DES MOINES, Iowa -- It's crunch time in Iowa, and presidential candidates are hitting as many high-profile events as they can ahead of Monday night's caucuses. Bernie Sanders spent Saturday night on stage with the popular rock band Vampire Weekend in front of thousands of cheering hipsters. Hillary Clinton brought out her husband, former President Bill Clinton, on another stage in front of hundreds of supporters.
Martin O'Malley? He stood on a chair in his cramped campaign office. About 100 or so people came to hear him talk. A table in the back offered a spread of hamburgers, store-bought cookies and something simmering in a crockpot. A printed "Wish List" taped to the wall asked supporters for donated items. A couch. Inflatable mattresses (?). Pens. A vacuum cleaner.
The last request on the list was scribbled in by hand: "A victory in Iowa!"
The former Maryland governor isn't where he wanted to be in this race. The final Iowa pre-caucus poll from the Des Moines Register, released Saturday, shows Clinton and Sanders duking it out in the Democratic primary -- Clinton barely leads Sanders, 45 to 42 percent -- and O'Malley way, way below them, at 4 percent. Yet he still got some people to show up to this event tucked away in what looks like a warehouse. Why did they come?
"I'm a huge fan of O'Malley," said Elizabeth Mitchell, who drove to Des Moines with her husband, Gene. But they live in Chicago and only came to Iowa to check out the scene. And they're not voting for O'Malley anyway. They're for Clinton.
"I've supported her since 2008," said Elizabeth. "If it were basically anybody other than her that was running against O'Malley, I'd be supporting him."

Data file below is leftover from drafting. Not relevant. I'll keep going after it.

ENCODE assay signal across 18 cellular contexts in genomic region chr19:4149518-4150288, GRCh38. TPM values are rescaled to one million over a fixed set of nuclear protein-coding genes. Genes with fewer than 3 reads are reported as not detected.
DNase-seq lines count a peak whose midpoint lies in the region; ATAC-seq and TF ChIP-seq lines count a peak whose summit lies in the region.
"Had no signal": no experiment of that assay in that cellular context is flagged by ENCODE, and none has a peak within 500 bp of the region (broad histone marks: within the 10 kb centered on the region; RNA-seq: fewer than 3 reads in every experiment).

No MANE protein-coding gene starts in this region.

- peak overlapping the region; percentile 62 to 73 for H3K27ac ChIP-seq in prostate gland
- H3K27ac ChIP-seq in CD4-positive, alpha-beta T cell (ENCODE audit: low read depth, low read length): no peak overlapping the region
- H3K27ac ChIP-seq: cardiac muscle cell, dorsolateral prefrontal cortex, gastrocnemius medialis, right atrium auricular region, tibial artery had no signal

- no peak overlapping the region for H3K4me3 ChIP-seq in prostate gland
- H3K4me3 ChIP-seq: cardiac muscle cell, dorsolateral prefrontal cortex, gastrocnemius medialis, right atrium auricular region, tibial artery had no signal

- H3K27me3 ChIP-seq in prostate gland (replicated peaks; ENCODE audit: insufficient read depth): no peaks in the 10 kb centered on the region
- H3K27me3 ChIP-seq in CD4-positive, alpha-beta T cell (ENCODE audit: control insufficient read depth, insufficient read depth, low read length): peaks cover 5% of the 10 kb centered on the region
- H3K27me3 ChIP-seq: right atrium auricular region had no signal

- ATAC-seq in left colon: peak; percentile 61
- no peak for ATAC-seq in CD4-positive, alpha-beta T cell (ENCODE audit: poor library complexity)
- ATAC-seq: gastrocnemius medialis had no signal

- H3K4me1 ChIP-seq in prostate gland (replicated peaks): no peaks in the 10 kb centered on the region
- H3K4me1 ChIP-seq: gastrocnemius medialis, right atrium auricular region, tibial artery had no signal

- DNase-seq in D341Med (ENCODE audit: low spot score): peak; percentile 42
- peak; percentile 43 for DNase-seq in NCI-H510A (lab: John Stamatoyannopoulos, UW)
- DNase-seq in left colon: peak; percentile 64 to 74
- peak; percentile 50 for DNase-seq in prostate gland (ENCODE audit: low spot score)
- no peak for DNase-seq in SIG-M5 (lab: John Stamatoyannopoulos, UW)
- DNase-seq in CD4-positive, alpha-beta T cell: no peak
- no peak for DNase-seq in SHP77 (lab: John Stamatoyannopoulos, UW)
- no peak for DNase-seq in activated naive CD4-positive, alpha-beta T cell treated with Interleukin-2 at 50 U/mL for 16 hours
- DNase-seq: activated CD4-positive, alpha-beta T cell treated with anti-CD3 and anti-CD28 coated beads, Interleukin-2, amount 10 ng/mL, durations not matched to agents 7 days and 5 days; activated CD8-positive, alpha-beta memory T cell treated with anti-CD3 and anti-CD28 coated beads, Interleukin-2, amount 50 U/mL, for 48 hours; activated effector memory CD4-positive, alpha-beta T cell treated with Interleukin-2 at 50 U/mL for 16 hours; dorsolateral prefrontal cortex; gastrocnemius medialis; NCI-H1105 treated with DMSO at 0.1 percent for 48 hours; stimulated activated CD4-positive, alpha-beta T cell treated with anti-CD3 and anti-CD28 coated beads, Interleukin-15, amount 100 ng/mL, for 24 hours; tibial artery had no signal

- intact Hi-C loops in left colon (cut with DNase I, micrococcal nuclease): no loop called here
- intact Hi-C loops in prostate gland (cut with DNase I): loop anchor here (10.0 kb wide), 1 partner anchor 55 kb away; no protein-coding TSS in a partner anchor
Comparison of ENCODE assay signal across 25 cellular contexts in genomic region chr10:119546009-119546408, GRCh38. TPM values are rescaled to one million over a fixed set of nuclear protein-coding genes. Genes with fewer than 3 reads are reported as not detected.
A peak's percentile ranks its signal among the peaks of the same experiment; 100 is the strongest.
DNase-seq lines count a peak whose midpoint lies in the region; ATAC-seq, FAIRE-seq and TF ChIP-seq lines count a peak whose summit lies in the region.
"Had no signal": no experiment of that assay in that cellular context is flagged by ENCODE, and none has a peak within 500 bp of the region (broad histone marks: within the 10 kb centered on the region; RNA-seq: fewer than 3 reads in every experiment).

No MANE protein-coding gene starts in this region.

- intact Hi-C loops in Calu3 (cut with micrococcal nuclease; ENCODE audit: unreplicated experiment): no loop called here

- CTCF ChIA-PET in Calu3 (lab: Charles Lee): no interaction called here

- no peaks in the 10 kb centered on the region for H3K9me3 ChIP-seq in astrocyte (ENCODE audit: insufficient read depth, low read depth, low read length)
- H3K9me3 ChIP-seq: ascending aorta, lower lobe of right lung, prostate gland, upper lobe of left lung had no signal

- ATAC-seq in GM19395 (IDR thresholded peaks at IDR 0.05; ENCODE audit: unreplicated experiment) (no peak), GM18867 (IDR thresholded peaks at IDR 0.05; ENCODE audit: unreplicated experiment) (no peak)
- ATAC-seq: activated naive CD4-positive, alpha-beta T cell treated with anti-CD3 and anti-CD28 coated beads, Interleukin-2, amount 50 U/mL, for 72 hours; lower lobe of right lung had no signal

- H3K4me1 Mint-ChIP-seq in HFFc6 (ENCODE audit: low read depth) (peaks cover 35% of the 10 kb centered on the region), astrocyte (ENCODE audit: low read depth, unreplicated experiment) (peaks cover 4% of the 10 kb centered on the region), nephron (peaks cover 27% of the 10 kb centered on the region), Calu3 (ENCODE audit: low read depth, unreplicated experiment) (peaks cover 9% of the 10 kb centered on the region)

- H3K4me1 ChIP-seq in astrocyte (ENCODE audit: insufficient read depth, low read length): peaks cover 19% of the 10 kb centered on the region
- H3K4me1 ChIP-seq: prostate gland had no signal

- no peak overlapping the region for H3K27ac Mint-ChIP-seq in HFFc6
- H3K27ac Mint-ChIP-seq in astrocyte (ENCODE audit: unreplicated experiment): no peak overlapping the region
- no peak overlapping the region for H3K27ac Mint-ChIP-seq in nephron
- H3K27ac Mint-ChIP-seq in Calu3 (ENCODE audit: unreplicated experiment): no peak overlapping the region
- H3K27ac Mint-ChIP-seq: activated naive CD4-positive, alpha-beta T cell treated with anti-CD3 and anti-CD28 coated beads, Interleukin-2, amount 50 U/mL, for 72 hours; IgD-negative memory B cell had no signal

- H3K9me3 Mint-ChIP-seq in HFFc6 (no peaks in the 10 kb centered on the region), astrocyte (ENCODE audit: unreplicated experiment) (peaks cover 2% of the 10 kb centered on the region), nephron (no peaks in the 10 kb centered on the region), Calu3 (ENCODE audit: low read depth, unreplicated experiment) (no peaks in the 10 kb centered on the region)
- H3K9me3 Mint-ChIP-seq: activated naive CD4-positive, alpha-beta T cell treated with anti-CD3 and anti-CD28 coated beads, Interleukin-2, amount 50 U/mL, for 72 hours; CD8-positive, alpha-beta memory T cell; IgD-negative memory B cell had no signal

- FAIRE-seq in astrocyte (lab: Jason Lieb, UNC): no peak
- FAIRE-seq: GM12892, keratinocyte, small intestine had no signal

"Yeah, O'Malley is our second choice," Gene said. "Hillary is first."
Some people at O'Malley's event were actual supporters. Eric Hill, a veteran who lives in Des Moines, said he likes him because he's "articulate and middle-of-the-road." He also conveyed a palpable disdain for Clinton.
"She just seems like the consummate politician. Over the years, I've seen her do so many things that she's gotten in controversy over. I just, I can't trust her," Eric said. "I don't think she's anywhere near as good as she pretends she's going to be."
He said his second choice for president would be Sanders and that he might even vote for a Republican before he would support Clinton. Not Trump, who is "really a clown," he said, but maybe one of the lower-tier candidates.
For O'Malley's backers, it makes a difference who they would pick as a second candidate. The way the caucuses work, a Democratic candidate has to get 15 percent of a caucus vote to be considered viable. O'Malley won't be able to reach that threshold in many locations, which means his supporters will have to pick another candidate. With Clinton and Sanders in such a tight race, O'Malley's backers could tip the scales in either direction.
Eric's wife, Sylvia, who had been quietly listening to the conversation, said she's voting for Sanders. It's a divided household at the Hill residence.
"If I can't talk her into O'Malley, she might be sleeping on the couch tonight," Eric said.
Sylvia said she likes O'Malley all right, but Sanders stands out because he "speaks what's on his mind. Seriously. He's telling you what he believes to be the truth. That's why I like him."